Price evaluation mistakes nixed Accenture's Air Force winł Chodyra

The Air Force left off some labor categories when it evaluated Accenture's bid to provide internet-of-thing solutions.

The Air Force quoted a bid by Accenture to deliver a suite of internet-of-things solutions at about half the price of competitor IBM.

More precisely: Accenture's bid was $24.6 million and IBM’s price was $50 million.

The Air Force saw that price difference as enough to show Accenture represented a better value to the government, despite IBM scoring higher on the technical merits of its proposal.

IBM received an Outstanding and High ratings. Accenture scored an Acceptable and Moderate, according to a newly-unsealed Government Accountability Office decision.

We reported on the outcome of IBM’s protest in early June and how the price differential proved to be Accenture’s undoing as GAO sided with IBM.

Now the written decision is public to provide more insights into IBM’s allegations, the Air Force’s defense and what GAO wants done.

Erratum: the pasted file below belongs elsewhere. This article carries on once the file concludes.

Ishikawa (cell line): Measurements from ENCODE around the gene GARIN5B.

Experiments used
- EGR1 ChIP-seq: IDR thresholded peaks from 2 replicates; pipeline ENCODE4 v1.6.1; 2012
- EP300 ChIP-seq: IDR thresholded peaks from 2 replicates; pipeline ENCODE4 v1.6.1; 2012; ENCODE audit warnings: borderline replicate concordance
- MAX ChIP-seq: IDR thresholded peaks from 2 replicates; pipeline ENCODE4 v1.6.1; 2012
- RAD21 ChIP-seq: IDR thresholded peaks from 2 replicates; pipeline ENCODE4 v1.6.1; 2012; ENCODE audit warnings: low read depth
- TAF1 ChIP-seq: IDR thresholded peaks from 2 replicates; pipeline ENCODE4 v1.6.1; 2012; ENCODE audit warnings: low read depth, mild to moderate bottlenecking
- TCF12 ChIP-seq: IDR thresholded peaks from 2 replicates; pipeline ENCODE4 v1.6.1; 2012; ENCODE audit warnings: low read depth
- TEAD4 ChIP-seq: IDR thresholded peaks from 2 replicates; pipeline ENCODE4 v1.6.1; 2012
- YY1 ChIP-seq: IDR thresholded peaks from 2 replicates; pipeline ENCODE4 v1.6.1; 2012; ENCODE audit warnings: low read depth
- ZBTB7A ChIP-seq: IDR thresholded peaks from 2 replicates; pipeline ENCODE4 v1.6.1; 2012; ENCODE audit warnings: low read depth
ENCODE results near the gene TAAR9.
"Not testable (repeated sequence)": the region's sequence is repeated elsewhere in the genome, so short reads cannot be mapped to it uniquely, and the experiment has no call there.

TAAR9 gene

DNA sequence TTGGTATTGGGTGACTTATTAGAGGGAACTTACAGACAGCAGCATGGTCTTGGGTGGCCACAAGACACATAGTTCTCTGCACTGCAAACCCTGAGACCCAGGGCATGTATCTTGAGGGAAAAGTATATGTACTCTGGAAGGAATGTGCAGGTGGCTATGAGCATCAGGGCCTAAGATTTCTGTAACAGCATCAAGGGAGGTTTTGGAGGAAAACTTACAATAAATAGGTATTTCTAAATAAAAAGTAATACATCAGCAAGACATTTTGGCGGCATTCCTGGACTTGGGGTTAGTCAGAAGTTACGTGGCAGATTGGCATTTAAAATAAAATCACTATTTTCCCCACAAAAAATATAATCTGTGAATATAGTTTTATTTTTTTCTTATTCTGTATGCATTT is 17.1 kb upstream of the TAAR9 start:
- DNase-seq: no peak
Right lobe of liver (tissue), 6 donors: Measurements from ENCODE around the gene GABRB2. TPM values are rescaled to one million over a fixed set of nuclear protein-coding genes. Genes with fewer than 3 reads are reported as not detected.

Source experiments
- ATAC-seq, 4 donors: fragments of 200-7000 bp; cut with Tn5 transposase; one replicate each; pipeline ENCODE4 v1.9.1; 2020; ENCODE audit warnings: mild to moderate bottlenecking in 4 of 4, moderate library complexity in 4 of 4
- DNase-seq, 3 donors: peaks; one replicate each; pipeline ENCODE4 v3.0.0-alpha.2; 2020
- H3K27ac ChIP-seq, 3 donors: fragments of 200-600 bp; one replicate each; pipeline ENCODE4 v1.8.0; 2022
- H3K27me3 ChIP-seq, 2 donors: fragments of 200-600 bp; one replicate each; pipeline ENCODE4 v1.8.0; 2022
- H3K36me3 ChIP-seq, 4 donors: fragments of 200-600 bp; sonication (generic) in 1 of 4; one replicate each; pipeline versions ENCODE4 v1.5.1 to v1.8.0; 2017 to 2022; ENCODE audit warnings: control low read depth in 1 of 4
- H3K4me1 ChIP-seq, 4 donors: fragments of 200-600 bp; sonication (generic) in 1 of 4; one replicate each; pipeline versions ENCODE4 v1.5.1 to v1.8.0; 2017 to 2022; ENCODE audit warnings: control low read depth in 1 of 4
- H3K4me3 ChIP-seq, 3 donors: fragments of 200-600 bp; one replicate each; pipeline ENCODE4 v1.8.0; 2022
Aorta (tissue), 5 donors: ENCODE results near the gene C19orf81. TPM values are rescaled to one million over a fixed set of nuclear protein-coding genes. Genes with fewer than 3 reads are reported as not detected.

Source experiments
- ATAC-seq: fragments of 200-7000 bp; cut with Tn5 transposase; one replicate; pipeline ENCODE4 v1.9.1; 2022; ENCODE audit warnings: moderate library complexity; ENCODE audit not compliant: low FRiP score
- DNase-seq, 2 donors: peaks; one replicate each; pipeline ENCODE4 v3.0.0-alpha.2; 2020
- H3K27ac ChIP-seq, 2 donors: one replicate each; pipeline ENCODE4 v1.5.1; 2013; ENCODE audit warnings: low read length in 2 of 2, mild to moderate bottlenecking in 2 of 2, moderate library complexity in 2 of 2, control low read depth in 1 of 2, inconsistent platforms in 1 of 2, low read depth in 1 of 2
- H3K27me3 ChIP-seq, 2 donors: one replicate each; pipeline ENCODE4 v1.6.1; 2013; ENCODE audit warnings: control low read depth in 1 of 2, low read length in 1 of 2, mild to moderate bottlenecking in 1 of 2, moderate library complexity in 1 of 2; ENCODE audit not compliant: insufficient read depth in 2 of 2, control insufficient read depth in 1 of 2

While the decision might raise hopes for IBM, the ultimate victory of winning the contract is not assured for Big Blue.

In its protest, IBM argued that Accenture’s pricing was too low because Accenture’s proposal didn’t include one particular labor line item. Therefore, IBM claimed the Air Force's price realism evaluation was flawed.

The Air Force used an independent government cost estimate that IBM says didn’t include all of the labor categories that needed to be evaluated.

In its analysis, GAO agreed with that one IBM assertion and denied the company's other claims. But the price realism argument was enough to get GAO to recommend the Air Force redo its award decision.

GAO said that without all the labor categories being included in the Air Force evaluation, “we cannot know what conclusions the agency would have drawn about the realism of the awardee’s price.”

In other words, the Air Force can't know who it should pick without a proper price evaluation.

That is important when you consider that the Air Force picked Accenture over IBM because the former's price was so good and overcame the stronger technical proposal.

“The agency traded off Accenture’s significant proposed price advantage against the technical superiority of IBM’s proposal,” GAO wrote.

GAO's recommendation only covers the price realism evaluation, and when that is completed the Air Force will make a new best-value determination.

There is no timetable for the Air Force to make a new award decision.